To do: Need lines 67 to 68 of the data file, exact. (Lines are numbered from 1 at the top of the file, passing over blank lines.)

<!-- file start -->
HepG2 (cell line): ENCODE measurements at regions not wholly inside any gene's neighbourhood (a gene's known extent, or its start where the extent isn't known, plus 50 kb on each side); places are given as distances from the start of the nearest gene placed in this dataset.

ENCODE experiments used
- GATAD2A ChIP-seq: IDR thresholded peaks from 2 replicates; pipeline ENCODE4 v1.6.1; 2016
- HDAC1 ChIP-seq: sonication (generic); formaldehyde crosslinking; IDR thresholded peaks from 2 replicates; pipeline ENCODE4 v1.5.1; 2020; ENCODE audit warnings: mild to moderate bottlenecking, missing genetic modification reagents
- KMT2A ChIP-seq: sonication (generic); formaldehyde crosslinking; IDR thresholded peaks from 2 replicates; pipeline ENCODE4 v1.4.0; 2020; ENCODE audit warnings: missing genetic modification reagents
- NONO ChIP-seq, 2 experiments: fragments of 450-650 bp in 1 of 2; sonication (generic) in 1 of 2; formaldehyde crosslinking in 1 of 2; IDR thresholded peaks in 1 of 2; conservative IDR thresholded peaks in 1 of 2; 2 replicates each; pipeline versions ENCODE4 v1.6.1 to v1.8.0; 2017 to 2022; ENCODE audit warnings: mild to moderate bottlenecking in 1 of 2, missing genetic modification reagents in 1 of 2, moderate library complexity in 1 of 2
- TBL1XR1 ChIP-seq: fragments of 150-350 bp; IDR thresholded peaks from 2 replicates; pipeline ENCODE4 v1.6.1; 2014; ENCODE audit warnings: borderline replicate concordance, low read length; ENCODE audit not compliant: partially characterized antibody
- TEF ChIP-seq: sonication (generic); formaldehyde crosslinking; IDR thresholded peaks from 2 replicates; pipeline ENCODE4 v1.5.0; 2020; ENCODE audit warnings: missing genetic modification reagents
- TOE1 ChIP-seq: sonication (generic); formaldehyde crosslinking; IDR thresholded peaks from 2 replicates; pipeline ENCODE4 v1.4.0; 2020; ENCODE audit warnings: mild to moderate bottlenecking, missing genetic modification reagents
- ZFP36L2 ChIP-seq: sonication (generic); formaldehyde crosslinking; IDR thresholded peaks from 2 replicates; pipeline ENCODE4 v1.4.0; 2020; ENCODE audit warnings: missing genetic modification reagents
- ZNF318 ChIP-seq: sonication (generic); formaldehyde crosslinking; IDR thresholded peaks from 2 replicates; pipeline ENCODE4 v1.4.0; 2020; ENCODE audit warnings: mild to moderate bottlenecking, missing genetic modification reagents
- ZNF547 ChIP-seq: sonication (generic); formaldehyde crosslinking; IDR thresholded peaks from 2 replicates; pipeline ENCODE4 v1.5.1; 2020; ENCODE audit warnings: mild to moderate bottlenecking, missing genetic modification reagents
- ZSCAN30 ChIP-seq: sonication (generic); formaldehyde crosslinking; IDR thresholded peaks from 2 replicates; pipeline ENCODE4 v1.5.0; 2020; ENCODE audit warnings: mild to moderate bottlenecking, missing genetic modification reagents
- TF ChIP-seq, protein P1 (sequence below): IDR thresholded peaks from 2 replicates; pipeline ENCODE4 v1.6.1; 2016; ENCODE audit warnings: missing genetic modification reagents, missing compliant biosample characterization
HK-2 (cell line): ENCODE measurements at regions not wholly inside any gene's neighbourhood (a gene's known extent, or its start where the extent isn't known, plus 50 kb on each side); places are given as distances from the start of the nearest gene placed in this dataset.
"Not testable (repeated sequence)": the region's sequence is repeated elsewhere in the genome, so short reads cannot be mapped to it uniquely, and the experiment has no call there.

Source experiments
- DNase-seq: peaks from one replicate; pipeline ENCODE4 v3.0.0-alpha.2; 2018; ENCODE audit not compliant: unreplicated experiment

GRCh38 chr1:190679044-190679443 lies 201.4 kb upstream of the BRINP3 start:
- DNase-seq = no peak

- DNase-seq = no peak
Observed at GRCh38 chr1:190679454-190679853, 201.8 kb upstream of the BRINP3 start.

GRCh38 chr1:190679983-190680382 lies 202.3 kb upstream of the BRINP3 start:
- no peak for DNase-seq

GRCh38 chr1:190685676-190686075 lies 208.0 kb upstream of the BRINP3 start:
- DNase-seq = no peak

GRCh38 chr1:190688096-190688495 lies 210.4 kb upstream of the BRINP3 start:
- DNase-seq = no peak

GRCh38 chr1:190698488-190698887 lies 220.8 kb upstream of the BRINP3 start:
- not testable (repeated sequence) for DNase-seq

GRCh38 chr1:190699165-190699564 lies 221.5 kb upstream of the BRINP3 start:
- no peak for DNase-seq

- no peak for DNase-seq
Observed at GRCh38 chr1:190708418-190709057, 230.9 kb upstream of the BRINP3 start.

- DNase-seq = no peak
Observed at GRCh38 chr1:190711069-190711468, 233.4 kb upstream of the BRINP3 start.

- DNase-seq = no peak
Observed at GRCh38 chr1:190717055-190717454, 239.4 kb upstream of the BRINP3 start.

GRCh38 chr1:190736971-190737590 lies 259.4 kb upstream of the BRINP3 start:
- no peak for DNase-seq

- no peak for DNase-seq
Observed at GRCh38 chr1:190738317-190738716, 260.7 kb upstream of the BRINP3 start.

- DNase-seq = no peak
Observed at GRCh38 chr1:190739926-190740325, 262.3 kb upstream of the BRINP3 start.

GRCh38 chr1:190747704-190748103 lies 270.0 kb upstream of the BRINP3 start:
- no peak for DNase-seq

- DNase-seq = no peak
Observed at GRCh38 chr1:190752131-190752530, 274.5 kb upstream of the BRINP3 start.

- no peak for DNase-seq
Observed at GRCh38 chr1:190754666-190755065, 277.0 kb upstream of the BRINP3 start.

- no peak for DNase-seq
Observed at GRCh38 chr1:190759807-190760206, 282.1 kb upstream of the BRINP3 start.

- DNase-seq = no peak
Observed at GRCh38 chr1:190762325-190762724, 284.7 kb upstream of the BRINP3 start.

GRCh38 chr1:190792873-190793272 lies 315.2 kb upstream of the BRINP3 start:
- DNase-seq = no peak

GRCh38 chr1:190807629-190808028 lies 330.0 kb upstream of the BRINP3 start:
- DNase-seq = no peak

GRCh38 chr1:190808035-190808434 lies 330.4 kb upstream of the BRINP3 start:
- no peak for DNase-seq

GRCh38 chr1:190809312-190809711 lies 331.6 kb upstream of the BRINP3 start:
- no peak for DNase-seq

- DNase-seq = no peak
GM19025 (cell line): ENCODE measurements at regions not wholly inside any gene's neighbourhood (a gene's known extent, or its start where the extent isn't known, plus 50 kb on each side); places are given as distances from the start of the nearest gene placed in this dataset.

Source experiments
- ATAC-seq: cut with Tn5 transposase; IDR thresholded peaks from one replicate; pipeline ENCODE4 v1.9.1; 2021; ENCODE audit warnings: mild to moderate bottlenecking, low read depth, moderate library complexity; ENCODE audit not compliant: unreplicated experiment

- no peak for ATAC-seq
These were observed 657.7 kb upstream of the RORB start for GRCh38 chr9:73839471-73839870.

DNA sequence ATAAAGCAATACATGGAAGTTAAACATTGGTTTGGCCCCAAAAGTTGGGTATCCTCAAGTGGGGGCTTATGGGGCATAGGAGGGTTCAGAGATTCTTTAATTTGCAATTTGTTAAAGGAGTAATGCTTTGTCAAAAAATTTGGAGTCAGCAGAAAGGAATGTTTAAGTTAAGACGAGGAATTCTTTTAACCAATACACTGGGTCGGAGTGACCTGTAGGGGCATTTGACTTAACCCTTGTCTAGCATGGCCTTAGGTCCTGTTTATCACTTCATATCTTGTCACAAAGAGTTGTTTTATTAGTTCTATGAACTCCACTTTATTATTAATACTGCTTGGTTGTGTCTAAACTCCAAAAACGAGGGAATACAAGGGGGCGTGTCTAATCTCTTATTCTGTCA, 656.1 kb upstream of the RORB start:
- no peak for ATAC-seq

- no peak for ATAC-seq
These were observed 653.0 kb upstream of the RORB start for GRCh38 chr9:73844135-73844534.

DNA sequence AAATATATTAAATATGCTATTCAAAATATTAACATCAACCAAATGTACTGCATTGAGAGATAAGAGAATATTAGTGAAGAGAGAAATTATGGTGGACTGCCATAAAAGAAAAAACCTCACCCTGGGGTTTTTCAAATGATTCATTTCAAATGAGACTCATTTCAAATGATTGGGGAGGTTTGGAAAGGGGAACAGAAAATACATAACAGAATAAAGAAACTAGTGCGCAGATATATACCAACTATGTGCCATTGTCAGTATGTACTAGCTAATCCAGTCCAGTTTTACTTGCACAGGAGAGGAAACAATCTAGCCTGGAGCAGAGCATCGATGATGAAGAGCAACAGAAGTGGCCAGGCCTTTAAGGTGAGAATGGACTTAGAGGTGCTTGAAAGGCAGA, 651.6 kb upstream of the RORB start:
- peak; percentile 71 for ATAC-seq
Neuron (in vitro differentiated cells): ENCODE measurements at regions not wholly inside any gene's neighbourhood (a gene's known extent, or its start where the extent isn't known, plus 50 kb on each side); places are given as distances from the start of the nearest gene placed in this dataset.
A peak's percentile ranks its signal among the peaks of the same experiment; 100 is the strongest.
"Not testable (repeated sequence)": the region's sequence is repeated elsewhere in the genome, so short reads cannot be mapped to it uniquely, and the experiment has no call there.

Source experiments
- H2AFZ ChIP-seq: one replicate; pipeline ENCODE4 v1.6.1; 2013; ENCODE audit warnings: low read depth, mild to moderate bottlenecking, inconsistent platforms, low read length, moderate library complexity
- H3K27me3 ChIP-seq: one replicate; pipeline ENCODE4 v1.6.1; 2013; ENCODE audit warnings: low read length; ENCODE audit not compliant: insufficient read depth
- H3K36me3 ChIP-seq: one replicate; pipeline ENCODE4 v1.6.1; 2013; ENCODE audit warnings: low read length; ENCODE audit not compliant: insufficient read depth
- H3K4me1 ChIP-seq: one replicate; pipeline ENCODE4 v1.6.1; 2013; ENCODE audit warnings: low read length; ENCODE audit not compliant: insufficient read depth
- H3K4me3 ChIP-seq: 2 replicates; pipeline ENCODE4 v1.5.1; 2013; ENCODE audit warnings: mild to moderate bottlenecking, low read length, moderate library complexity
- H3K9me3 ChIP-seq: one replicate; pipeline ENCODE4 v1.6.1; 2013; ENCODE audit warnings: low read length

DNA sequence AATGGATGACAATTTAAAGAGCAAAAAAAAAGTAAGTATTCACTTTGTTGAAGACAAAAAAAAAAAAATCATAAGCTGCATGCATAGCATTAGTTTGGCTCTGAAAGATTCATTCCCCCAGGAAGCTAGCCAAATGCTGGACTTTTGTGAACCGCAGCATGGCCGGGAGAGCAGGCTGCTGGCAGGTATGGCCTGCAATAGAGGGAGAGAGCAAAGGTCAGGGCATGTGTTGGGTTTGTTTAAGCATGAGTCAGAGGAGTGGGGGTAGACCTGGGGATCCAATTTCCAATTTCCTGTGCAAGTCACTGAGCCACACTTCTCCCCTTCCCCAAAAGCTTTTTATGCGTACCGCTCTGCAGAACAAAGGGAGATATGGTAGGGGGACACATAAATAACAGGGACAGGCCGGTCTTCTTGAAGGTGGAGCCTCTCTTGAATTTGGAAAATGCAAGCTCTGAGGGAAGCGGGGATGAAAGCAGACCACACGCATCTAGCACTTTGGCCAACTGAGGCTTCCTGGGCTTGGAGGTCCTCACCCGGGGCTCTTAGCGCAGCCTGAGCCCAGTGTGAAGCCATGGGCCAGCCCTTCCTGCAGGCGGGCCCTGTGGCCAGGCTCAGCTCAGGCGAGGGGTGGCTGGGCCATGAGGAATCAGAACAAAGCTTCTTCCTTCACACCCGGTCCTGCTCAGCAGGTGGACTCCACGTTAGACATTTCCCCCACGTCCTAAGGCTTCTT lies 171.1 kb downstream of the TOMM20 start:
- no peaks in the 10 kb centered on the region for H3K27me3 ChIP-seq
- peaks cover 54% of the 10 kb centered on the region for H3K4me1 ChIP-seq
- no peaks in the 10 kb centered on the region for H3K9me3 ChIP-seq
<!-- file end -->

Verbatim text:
- no peak for ATAC-seq
These were observed 657.7 kb upstream of the RORB start for GRCh38 chr9:73839471-73839870.